Note: These explanations are in the process of being adapted from my textbook.
I'm trying to make them each a "standalone" treatment of a concept, but there may still
be references to the narrative flow of the book that I have yet to remove.
This work is under development and has not yet been professionally edited.
If you catch a typo or error, or just have a suggestion, please submit a note here. Thanks!

# The Chain Rule

The most important rule of derivatives for economics is the chain rule; and it’s especially important to understand the intuition behind what it means, in addition to the mechanics of how to use it.

The mathematical formulation of the chain rule is this: if $h(x) = f(g(x))$, then

$\frac{dh}{dx} = \frac{df}{dg} \times \frac{dg}{dx}$

For example, suppose we have the function $h(x) = (3x + 2)^2$. We can rewrite this as $f(g(x))$ if $$f(g) = g^2$$ $$g(x) = 3x + 2$$ Therefore $$\frac{df}{dg} = 2g$$ $$\frac{dg}{dx} = 3$$ so we have $$\frac{dh}{dx} = \frac{df}{dg} \times \frac{dg}{dx} = 2(3x+2) \times 3 = 18x + 12$$ Note that if we had expanded $h(x)$ into $9x^2 + 12x + 4$, we would have gotten this same result by taking the simple derivative.

So, what’s the intuition here? Basically, the question is how the whole expression changes due to a small change in the exogenous variable $x$. The expression $df/dg$ describes the rate at which the outer function changes per unit change in the inner function; and $dg/dx$ describes the rate at which the inner function changes per unit change in $x$. This “multiplication of rates” is familiar to us from algebra. For example, suppose a car gets 30 miles per gallon. We can therefore write the gallons required to drive $m$ miles as $$g(m) = \frac{m}{30}$$ If we want to figure out how many gallons we’re using as a function of the number of hours driven, instead of miles, then this is further going to depend on the speed driven (i.e., how hours relate to miles). Therefore if we say that the number of miles driven in $h$ hours is given by $m(h)$, then the gallons required to drive $h$ hours becomes: $$g(m(h)) = \frac{m(h)}{30}$$ Now suppose we’re interested in the rate that we’re using gasoline per hour; this is the derivative of $g(m(h))$ with respect to $h$. In order to find that, we can use the chain rule: $$\frac{dg}{dh} = \frac{dg}{dm} \times \frac{dm}{dh}$$ which we can now interpret as $$\frac{\text{gallons}}{\text{hour}} = \frac{\text{gallons}}{\text{mile}} \times \frac{\text{miles}}{\text{hour}}$$ Therefore, for example, if the car’s fuel efficiency is given by $\frac{dg}{dm} = \frac{1}{30}$ gallons per mile, and is traveling at $\frac{dm}{dh} = 60$ miles per hour, it will use $\frac{1}{30} \times 60 = 2$ gallons per hour.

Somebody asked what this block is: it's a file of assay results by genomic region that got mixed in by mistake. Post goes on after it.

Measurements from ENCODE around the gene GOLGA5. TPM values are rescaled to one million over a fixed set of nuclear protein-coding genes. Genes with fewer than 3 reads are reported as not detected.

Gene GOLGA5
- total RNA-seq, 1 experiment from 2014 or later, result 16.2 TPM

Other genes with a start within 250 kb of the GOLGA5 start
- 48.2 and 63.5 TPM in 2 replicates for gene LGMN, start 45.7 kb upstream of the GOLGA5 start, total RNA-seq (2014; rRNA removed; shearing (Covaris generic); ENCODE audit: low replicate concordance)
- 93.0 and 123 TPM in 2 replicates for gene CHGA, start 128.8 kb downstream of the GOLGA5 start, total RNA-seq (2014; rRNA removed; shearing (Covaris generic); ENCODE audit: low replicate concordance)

## The chain rule for multivariable functions

This same principle of multiplied rates also true if the functions in question are multivariate. For example, the function $$h(x,y) = (3x + y)^2$$ may be decomposed into $$f(g) = g^2$$ $$g(x,y) = 3x + y$$ so the partial derivative of $h$ with respect to $x$ would be $${\partial h \over \partial x} = {df \over dg} \times {\partial g \over \partial x} = 2(3x + y)\times 3 = 18x + 6y$$ Note that this is exactly the same as the example above if $y = 2$.

For more on this, Harvey Mudd College has a great explanation of how the multivariable chain rule works, which is well worth checking out.

Copyright (c) Christopher Makler / econgraphs.org